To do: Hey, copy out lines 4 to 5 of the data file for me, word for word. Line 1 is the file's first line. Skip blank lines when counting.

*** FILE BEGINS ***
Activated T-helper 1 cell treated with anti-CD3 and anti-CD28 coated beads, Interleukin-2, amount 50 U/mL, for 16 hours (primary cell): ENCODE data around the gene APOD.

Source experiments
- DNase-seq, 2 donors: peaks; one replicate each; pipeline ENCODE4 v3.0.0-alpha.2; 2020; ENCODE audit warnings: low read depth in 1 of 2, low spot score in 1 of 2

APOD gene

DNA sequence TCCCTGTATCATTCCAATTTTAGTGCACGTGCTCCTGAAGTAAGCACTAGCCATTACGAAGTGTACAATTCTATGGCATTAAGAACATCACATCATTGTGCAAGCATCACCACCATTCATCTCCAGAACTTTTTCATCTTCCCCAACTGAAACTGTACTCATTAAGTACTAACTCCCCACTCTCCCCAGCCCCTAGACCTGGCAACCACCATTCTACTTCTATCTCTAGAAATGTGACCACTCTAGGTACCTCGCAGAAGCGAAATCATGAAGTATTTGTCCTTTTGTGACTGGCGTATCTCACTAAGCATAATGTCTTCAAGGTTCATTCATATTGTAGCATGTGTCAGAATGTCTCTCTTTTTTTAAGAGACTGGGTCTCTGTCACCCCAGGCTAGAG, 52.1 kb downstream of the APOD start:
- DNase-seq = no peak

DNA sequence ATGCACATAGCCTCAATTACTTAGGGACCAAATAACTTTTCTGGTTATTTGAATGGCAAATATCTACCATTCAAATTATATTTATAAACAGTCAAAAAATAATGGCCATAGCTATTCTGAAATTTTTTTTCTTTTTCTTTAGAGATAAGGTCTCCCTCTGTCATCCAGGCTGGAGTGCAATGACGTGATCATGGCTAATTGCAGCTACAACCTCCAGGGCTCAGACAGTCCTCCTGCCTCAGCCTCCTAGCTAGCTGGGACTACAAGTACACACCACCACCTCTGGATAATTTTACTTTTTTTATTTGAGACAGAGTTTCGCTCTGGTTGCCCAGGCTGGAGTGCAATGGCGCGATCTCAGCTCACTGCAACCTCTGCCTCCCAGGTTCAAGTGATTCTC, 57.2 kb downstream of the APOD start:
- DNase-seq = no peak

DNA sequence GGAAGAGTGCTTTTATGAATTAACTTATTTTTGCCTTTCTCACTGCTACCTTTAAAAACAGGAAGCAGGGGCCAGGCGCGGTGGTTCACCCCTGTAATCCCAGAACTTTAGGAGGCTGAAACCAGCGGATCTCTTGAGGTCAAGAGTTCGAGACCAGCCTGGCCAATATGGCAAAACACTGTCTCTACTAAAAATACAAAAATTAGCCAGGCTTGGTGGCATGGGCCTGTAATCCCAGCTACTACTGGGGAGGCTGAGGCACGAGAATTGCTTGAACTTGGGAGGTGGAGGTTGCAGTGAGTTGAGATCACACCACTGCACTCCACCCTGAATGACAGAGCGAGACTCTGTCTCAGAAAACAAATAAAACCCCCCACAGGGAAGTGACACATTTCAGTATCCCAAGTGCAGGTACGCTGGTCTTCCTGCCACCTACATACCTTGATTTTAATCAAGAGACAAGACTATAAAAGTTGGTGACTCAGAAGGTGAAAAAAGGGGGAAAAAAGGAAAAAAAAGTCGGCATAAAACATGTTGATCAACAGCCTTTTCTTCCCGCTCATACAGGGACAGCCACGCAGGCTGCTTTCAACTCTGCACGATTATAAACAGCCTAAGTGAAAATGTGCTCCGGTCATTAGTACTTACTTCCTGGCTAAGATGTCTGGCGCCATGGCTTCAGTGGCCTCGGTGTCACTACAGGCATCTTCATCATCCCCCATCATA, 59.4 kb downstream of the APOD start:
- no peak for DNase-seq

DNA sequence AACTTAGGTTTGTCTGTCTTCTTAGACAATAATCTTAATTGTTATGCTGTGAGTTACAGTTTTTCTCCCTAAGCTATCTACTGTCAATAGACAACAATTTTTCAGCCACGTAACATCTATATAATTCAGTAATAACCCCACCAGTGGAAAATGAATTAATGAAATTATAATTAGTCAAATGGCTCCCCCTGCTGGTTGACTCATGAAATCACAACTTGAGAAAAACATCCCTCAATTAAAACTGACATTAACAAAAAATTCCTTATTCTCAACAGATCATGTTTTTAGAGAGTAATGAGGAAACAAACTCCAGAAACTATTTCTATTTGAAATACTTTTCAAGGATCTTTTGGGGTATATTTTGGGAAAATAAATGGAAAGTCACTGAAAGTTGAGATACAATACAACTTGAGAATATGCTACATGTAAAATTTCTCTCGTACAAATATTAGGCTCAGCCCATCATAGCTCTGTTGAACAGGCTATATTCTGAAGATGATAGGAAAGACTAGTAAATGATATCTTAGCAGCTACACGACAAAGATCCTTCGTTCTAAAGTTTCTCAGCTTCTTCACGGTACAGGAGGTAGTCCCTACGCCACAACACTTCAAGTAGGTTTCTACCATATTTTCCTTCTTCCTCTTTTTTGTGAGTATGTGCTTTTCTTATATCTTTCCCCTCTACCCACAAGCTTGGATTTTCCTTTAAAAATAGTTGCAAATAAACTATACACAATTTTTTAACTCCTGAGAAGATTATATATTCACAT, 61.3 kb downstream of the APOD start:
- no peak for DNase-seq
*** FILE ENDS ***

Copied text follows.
APOD gene

DNA sequence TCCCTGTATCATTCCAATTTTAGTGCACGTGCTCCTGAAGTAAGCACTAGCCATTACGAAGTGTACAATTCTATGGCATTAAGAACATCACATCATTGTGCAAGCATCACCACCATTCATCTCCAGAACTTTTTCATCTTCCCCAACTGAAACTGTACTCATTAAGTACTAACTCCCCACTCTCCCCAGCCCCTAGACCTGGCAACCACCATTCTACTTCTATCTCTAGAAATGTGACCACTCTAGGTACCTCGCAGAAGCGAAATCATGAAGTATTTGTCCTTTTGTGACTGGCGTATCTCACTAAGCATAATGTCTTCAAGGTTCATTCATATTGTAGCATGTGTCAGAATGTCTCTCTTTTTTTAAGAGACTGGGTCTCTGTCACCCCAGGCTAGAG, 52.1 kb downstream of the APOD start: